This is the reason, why today democracies have to be more than just communnities in which the people decide. It has to have all the aforementioned characteristics: division of power, the rule of law etc.
        If you stress that a democracy has to grant the direct participation of its people, look at Art. 41 about the Reichspräsident: he was directly elected and he was the actor who was equipped with the so-called “reserve power” (in cases of emergency, like a threatening political stalemate), he could fuse both executive and legislative power (no division of powers anymore). But this finally led to Hitler (because he convinced too many) and his Notstandsgesetze (emergency-laws), once he was in power.
        The Weimar Republic thus was a democracy, in the case that it was democratically legitimized, but it was too prone to failure, just as I said yesterday.

        Nevertheless, the Weimar Republic was not the same state as the monarch second empire, since it:
        1. had another constitution and
        2. this constitution explicitly replaced the former constitution
        (Art. 178)

        Click to access Die_Weimarer_Reichsverfassung.pdf

        Populism is a constant threat to democratic states and the judicial systems they incorporate to grant a desirable balance of individual rights on the one hand and general security (collective legal goods) on the other hand.
        Current examples are the Front National, the Nationaldemokratische Partei Deutschlands (NPD), the British Defence League, Lega Nord and so on.

        ““Elected” means varied things. Kings of the Franks and Roman emperors (…) were “elected”. ”
        Exactly, and because of this, not all parties can peristantly be allowed. The simplified rule is: Those parties or persons that (or who) endanger the democratic state or parts therof, have to be excluded.

        If you want to point at an ideal situation, in which everyone in a political community directly participates, you will quite quickly realise that there is no single state in the world that fits your condition. And the necessary question than arises: How could a state with millions of citzens work in such a fashion? The plain answer: It can´t. Desires have to be accumulated in parties or alike and the outcome of a decision will never be pareto optimal. If just every party was taken into consideration equally, even then, the result would be chaos.


        • Patrice Ayme Says:

          The Weimar Regime was an excellent illustration of the fact so-called democracy is not democracy. When Athens lost its Direct Democracy, this happened directly because of the surrender of the Athenian fleet to the Macedonian fleet. Whereas Weimar decomposed from inside due to its contradiction. Such as putting the criminal Dr. Schacht, a pawn of JP Morgan and Wall Street, in charge of the German economy and strategy. Schacht brought Hitler to power, BTW, and Hitler ordered his execution hours before his suicide; I related the story.

          In your anxiety to transform me into a parrot, you point that “there is no single state in the world that fits your condition”. Progress is not about goose stepping behind a state. Switzerland is much more democratic than, say 20, or even 5 years ago. The present reigning plutocracy hates plebiscites: see its attitude relative to Scotland and Catalonia…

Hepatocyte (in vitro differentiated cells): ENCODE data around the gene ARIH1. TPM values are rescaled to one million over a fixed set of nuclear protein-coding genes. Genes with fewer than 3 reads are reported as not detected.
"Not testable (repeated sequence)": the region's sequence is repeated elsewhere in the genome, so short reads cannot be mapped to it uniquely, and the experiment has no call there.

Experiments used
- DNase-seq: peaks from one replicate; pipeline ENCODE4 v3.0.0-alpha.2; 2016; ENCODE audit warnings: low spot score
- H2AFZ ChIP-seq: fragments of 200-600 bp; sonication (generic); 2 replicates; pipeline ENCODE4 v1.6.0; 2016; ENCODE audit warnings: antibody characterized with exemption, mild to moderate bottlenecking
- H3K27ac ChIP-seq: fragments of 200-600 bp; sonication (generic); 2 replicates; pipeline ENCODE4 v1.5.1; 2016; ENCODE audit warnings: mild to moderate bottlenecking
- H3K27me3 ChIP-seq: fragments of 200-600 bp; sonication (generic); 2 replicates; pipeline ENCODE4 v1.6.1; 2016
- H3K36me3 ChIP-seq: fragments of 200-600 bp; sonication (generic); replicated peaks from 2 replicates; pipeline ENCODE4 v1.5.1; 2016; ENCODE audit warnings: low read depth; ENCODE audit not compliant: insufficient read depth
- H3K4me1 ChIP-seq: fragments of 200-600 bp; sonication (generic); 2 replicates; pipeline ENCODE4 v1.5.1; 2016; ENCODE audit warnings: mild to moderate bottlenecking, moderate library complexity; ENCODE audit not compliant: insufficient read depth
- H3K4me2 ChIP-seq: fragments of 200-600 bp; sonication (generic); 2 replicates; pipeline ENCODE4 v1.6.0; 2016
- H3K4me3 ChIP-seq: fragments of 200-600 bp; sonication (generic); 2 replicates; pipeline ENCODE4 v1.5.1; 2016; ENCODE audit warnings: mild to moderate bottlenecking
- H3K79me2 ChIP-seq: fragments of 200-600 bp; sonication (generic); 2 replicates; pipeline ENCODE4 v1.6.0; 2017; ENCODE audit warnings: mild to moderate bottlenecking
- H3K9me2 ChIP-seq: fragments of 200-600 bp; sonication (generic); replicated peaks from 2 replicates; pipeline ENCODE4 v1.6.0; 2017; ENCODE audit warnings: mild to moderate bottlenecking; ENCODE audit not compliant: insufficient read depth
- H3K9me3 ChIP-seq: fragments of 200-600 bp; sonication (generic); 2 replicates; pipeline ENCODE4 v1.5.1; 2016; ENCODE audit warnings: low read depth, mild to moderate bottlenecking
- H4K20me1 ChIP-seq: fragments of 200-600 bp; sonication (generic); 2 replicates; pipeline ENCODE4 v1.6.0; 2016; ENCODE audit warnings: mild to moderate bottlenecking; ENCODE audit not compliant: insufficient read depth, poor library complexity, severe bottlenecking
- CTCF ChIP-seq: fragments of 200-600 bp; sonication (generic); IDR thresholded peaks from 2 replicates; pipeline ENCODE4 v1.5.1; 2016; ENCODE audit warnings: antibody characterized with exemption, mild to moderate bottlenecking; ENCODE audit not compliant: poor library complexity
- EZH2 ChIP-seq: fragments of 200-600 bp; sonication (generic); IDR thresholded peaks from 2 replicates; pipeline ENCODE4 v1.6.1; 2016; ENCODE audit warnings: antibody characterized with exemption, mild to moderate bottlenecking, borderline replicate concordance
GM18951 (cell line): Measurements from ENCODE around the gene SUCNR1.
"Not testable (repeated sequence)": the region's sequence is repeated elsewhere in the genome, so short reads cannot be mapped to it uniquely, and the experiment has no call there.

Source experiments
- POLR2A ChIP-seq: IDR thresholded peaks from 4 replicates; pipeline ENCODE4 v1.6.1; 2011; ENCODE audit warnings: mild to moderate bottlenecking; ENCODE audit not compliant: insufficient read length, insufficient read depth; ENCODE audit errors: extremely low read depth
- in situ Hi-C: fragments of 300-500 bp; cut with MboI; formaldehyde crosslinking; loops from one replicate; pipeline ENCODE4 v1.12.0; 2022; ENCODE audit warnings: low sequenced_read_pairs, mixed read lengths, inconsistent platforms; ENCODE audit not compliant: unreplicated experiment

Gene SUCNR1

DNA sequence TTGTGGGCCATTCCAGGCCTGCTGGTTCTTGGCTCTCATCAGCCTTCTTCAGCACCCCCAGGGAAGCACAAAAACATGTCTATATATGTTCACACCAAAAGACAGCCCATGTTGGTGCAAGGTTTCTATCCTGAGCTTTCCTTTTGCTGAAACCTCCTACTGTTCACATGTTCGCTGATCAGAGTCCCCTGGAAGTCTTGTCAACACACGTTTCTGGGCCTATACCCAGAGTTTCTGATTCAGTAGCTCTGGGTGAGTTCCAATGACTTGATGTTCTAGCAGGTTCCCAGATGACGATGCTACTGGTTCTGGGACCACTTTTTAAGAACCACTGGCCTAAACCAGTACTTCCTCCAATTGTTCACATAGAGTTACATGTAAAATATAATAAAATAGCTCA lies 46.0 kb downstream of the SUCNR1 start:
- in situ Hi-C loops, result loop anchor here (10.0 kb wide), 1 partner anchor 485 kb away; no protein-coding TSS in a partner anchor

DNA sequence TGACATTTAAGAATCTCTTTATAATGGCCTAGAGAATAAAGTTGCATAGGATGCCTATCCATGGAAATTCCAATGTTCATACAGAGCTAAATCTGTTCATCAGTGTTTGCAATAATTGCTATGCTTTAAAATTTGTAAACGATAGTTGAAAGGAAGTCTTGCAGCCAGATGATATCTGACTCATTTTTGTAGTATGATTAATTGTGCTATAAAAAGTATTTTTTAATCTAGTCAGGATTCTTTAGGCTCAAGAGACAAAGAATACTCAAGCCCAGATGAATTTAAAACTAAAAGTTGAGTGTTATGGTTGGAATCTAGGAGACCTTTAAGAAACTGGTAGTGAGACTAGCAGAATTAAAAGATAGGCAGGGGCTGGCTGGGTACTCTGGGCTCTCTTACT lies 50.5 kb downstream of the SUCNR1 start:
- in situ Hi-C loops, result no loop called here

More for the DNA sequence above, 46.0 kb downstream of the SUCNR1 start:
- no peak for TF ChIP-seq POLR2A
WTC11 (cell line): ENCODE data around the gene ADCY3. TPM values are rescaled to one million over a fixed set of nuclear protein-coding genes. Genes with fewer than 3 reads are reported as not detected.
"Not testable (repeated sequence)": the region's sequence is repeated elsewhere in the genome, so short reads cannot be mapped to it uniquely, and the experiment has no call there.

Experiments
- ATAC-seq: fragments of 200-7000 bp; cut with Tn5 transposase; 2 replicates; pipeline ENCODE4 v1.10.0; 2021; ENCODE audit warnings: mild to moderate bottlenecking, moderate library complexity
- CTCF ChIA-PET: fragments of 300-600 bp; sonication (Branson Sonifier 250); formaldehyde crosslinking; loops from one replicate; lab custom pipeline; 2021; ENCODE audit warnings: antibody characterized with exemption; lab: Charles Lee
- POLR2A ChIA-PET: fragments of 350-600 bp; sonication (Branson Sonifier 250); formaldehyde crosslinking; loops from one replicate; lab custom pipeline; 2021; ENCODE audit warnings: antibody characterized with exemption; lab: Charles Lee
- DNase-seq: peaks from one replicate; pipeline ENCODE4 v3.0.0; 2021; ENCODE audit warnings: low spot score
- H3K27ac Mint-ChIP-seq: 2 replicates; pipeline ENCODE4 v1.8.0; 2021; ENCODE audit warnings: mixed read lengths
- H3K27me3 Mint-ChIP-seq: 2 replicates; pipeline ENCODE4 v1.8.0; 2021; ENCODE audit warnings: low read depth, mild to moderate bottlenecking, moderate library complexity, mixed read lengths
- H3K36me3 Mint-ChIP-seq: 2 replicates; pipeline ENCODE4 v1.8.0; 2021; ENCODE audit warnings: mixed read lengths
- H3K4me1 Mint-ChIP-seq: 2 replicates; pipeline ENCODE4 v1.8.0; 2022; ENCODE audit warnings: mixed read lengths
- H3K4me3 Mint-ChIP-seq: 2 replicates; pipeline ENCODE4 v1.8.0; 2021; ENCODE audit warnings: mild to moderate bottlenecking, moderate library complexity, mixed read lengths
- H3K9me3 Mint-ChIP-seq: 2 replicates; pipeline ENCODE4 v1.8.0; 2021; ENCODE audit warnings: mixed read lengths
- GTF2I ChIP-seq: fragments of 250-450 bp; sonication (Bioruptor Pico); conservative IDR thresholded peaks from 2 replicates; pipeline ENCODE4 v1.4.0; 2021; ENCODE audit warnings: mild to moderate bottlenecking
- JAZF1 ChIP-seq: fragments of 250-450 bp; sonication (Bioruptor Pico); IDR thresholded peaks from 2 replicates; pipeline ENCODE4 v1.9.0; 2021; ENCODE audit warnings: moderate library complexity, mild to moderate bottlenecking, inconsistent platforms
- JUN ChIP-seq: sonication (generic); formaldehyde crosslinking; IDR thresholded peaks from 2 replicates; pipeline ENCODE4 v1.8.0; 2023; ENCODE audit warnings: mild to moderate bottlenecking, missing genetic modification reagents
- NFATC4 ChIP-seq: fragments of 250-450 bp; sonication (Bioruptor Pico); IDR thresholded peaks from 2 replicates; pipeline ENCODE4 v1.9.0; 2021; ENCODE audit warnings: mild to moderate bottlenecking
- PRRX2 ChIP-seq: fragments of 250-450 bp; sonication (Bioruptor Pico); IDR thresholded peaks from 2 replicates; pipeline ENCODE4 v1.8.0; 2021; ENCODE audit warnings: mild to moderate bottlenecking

• abcdefg Says:

            The problems and desires for a both stabile and direct democracy is nothing new, it is centuries old. But still, communities are all subject to the same dilemmas I frequently pointed out and you frequently ignore.
            And you have to consider something else: You are not the only person thinking about freedom and how it can be preserved. If you compare the global map of today with that of 20-30 year ago, you will clearly find more democratic states, especially in eastern Europe, South America, parts of Africa (South Africa being a prominent example). Democracy is generally on the advance, but it does not have exactly the same face everywhere due to locally different circumstances. And: Democracy is not a total term; it is not there or not (like the money in your wallet or the toilet paper beside your “special place”), it is subject to constant change and development, sometimes good, sometimes bad. But from a certain point onwards, political scientists speak of a state as being democratic, although this level is again subject to discussion itself.


          • Patrice Ayme Says:

            If that’s what you are alluding to, there is much more FAKE democracy (goes well with calling the Second Reich a Republic, jawohl mein Führer!). Just watch Switzerland outlaw the VW products today.


    • Patrice Ayme Says:

      For non-parroted knowledge, and analysis thereof:


      • abcdefg Says:

        Oh, now we come closer to the topic. And again you just cite yourself… You start to bore me.
        “For non-parroted knowledge…” XD
        Everything you write is the sole and unquestionable truth and anything else (no matter from where it comes or how well it is veryfied) is just wrong or parroted from wrong argueing persons, although these persons are without a doubt among the best informed about the domain…


        • Patrice Ayme Says:

          There are quotes, within my texts, of direct text, not secondary, tertiary, or quaternary sources (as “academics” love to do, quoting each other). You think like an authoritarian, something very German in the wrong sense of the term. I am thinking as a free spirit. The fact you fire back something right away without having studied my ideas shows this is all about the Will to Power, not the Will to Knowledge, or, a fortiori, wisdom.